Automotive World shines some light on the world of 2050: 9 billion people, 2 billion cars and congested megacities.
…by the middle of this century the world population will have grown from seven billion today to nine billion, and that as many as 80% of those people will live in cities compared with around 60% at the moment….the number of vehicles will almost triple from 800 million today to two billion by 2050, and two-thirds of them will still have an internal combustion engine, even if it is allied to some form of electrification.
Looking out at little closer to the future, Domestic Fuel ponders our driving choices for 2023 and Michigan Radio asks What will be fueling your car in the future? The latter doesn’t see a big change as automakers are expected to get increasingly better efficiency from internal combustion engines burning diesel and gasoline and natural gas.
The New Haven Register asks: Are hydrogen cars the wave of the future? while the Canadian town of Whistler, British Columbia decides hydrogen buses are not. The Globe and Mail says Whistler is replacing its fleet of 20 hydrogen buses with diesel. The rationale for the change is that it costs three times as much to fuel and maintain hydrogen buses as diesel buses. Moreover, the hydrogen had to shipped 3000 miles from Quebec. The buses were also prone to breaking down frequently, especially in cold weather.
Hydrogen transportation was also the focus of Knovel, US Army Looks to Hydrogen for Vehicle Power, Green Car Reports, Can Hydrogen Fuel Compete With Electric Cars, and Reuters, Electric vs hydrogen: China is battleground for auto giants.
From hybridCARS we learn that Americans have just bought their 3 millionth hybrid vehicle (passenger cars and trucks).
CARSCOOPS tells us EVs suffer higher depreciation than regular cars. This is the finding of a study by the pricing experts at Cap Automotive who analyzed used car prices in the UK through October of this year. Their research showed EVs had the highest depreciation of all vehicle types surveyed. A new EV was worth only 20% of its value after 3 years compared with 44% for a diesel vehicle and 43% for petrol.
BusinessCar gives a test drive of the new BMW EV – the i3 with range extender. The range extender adds a 650cc two-cylinder petrol engine to the basic EV. It’s mounted directly above the electric motor, which itself sits between the rear wheels, and adds more power. This increases the range of the vehicle from 118 miles to between 160-186 miles.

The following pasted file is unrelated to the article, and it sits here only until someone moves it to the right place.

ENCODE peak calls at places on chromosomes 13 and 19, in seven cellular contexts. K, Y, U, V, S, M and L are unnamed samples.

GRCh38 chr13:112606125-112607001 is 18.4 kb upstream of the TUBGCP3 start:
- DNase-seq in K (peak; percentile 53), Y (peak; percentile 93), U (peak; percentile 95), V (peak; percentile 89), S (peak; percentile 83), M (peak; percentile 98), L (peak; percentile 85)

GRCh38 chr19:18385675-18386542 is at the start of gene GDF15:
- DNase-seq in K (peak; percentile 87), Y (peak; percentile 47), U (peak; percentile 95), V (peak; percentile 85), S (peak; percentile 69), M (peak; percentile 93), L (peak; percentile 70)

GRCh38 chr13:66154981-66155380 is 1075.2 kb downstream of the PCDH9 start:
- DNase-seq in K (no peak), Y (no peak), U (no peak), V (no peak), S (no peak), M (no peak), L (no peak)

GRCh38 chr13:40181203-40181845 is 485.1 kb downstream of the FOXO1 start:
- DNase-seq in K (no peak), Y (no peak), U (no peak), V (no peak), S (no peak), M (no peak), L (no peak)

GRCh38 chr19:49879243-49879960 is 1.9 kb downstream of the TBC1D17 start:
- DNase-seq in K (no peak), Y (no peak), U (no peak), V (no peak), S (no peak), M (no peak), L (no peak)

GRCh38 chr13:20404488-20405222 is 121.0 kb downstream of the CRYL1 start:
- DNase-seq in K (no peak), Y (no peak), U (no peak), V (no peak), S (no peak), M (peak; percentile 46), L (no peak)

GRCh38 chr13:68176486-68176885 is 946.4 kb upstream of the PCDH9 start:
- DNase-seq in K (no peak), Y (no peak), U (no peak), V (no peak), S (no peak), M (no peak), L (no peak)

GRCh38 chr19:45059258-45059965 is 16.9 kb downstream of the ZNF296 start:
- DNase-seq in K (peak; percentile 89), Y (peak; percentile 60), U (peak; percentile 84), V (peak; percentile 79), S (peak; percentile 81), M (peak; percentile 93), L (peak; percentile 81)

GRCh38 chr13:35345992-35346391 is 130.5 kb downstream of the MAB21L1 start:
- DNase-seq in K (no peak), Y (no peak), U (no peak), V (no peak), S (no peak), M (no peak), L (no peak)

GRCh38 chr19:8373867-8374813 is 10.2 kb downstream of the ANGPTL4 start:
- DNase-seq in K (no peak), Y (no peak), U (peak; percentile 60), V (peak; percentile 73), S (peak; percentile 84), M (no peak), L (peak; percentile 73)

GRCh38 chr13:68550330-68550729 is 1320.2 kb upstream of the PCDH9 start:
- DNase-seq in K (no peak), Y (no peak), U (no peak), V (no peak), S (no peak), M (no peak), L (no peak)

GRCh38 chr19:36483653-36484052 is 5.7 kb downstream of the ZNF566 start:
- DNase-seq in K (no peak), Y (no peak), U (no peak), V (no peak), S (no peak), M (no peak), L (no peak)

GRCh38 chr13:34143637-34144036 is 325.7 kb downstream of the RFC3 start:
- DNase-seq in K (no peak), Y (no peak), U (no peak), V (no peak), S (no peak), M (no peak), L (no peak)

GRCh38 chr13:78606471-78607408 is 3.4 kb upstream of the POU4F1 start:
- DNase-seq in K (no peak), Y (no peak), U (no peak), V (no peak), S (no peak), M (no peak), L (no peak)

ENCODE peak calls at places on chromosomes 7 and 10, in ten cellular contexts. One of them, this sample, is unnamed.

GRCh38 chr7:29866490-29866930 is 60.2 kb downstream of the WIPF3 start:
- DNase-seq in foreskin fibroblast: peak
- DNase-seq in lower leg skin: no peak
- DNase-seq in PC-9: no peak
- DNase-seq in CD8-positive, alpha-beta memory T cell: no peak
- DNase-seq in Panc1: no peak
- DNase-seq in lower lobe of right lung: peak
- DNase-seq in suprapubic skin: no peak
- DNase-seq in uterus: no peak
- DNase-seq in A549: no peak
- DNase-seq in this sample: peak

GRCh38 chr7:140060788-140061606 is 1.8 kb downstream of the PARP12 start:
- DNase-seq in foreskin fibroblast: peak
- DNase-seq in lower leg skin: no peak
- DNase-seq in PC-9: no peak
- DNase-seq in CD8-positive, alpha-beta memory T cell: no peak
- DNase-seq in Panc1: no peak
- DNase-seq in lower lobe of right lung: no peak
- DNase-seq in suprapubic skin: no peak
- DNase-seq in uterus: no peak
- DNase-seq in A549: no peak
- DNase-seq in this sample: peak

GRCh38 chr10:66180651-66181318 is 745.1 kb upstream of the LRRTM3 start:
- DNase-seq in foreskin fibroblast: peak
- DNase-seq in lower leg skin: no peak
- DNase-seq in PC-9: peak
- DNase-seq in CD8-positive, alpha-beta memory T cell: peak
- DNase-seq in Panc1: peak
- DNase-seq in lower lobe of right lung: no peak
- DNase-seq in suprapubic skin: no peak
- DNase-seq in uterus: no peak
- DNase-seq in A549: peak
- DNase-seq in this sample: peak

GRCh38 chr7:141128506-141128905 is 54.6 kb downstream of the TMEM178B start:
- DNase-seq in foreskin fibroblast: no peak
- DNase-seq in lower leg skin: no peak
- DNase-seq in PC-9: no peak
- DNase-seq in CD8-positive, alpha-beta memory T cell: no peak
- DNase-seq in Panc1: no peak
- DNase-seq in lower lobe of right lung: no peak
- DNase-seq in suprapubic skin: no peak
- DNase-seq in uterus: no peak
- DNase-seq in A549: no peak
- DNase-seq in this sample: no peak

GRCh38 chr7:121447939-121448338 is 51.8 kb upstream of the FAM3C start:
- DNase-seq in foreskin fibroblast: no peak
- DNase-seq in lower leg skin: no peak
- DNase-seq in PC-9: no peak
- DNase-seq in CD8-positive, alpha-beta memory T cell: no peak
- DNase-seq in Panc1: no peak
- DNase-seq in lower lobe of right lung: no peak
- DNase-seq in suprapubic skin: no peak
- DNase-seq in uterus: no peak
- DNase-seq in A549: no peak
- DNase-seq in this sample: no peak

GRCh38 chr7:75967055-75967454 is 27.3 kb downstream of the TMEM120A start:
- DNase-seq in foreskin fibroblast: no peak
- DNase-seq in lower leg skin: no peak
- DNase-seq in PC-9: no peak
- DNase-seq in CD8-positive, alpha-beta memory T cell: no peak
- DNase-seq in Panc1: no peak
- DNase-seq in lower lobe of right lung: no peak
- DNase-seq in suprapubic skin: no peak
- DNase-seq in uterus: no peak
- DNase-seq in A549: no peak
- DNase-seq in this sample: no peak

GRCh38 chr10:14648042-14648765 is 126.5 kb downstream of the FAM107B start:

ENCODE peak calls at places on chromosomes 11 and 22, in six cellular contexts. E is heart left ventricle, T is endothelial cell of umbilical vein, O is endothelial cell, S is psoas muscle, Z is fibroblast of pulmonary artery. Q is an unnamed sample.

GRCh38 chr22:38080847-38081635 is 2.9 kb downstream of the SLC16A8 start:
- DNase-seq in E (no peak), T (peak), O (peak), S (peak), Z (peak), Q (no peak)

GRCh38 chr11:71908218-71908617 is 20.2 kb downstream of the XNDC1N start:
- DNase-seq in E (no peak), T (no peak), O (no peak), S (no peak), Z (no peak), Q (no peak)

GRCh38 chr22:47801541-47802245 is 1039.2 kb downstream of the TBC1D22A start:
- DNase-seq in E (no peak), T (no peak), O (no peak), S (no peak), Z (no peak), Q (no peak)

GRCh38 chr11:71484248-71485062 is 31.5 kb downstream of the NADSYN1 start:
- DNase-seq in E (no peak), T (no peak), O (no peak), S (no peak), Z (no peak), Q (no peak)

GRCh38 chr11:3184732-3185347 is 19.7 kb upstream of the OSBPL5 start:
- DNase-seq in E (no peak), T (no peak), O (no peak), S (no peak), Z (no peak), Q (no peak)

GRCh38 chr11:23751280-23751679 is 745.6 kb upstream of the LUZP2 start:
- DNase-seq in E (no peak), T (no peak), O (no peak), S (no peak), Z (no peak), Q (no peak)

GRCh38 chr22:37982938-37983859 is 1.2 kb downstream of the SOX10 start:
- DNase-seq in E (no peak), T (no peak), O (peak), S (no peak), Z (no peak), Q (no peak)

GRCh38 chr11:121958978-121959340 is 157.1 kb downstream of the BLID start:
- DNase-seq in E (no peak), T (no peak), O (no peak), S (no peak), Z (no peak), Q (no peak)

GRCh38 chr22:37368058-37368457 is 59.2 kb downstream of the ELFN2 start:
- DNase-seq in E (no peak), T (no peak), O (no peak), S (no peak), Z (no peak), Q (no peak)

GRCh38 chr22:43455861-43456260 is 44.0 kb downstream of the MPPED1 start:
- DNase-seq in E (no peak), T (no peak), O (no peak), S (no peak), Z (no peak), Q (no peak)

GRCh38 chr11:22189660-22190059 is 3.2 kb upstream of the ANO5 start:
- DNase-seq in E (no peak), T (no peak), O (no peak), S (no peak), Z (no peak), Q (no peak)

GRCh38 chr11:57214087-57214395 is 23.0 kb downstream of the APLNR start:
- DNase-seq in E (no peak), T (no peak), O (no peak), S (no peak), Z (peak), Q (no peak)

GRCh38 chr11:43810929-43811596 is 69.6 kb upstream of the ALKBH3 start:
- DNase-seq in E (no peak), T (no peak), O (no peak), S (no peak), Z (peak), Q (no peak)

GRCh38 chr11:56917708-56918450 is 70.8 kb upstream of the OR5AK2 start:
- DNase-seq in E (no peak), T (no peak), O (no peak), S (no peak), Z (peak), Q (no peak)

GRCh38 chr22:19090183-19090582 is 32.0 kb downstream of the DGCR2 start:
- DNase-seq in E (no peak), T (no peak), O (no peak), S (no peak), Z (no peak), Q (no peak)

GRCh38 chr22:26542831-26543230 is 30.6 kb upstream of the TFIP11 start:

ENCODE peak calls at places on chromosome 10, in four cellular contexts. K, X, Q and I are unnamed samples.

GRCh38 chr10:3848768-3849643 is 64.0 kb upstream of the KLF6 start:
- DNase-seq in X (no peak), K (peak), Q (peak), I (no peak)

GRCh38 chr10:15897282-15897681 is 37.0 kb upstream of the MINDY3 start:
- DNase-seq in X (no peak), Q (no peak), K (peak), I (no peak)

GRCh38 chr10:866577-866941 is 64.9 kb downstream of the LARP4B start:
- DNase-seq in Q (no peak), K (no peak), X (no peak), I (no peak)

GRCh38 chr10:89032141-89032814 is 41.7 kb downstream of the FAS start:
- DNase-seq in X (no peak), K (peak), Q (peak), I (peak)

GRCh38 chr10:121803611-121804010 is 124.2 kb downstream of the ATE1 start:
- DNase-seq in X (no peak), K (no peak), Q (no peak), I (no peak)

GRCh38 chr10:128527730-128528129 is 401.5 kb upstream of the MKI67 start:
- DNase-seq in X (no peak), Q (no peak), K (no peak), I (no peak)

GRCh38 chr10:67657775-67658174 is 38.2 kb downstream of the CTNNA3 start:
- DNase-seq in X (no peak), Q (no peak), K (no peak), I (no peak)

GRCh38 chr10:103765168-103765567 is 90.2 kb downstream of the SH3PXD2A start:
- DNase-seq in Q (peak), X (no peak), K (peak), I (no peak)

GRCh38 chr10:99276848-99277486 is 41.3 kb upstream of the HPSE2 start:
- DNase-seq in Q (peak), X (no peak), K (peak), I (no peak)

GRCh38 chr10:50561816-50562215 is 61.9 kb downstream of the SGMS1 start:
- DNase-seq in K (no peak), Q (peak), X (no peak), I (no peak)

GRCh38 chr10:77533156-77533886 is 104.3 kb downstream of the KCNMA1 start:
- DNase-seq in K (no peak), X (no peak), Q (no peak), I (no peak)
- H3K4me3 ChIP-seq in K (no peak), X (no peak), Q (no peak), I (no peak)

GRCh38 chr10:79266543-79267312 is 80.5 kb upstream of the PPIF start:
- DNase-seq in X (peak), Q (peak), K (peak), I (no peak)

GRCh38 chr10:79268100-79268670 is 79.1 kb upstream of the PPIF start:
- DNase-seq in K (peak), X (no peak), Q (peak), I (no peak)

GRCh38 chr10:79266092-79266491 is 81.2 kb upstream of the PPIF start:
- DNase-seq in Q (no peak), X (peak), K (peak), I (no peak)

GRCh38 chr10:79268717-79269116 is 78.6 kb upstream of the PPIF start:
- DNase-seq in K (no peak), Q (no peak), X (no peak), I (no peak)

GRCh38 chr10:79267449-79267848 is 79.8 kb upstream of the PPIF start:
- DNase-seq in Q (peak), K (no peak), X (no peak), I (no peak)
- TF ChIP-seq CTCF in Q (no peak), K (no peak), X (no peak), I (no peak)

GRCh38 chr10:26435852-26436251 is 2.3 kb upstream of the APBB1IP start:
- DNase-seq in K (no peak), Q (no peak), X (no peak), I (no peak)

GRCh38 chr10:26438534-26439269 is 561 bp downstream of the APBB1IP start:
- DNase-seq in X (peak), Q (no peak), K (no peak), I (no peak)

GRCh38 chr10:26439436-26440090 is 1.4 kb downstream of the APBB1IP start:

This week the city council for New York decreed that at least 20% of all spaces in new indoor and outdoor automobile parking lots must offer EV charging. plugincars adds the purpose of the new law is to spur electric vehicle deployment in this US city. The law is similar to one passed by the city councils of Vancouver, Canada and London, UK.
Inside EVs has an infographic showing how electric vehicles can cut petroleum use in half by 2035.
Speakeasy introduces us to a self-driving Nissan EV. Nissan Motor Co. tested a self-driving version of its electric Leaf on Japan’s Sagami Expressway in Kanagawa prefecture, southwest of Tokyo. Its guidance system, called Autonomous Drive, senses road conditions and operates the car’s steering, acceleration and braking as it merges into traffic, changes lanes and makes adjustments to keep a safe distance from other vehicles. Nissan’s goal is to start selling self-driving cars to consumers by 2020.
12% of car sales in Norway in November were EVs, according to Clean Technica. 1434 EVs were bought last month, out of just over 12,000 new car registrations. The Volkswagon Golf was the most sought electric vehicle after followed by the Tesla Model S. The same source also told us the most important factors driving EV demand in Norway, the highest in Europe. EV drivers benefit from free access to toll roads, free parking, use of bus-only lanes, free ferry rides and free charging. Norway is introducing more EV incentives in 2014 including the leasing of these vehicles and the purchase of batteries.
Consumer Affairs tells us 40% of US Households could easily live with an EV. A survey by the Union of Concerned Scientists finds four out of ten US households could use an electric vehicle with little or no change to their driving habits.
While less than 1 percent of the country are driving electric vehicles (EVs) today, the survey found 42 percent of respondents with cars — equivalent to 45 million households when applied nationally — meet the basic criteria for using plug-in hybrid electric vehicles like the Chevy Volt. Over half of those households are also able to use a battery-electric vehicle (BEV) like the Nissan LEAF.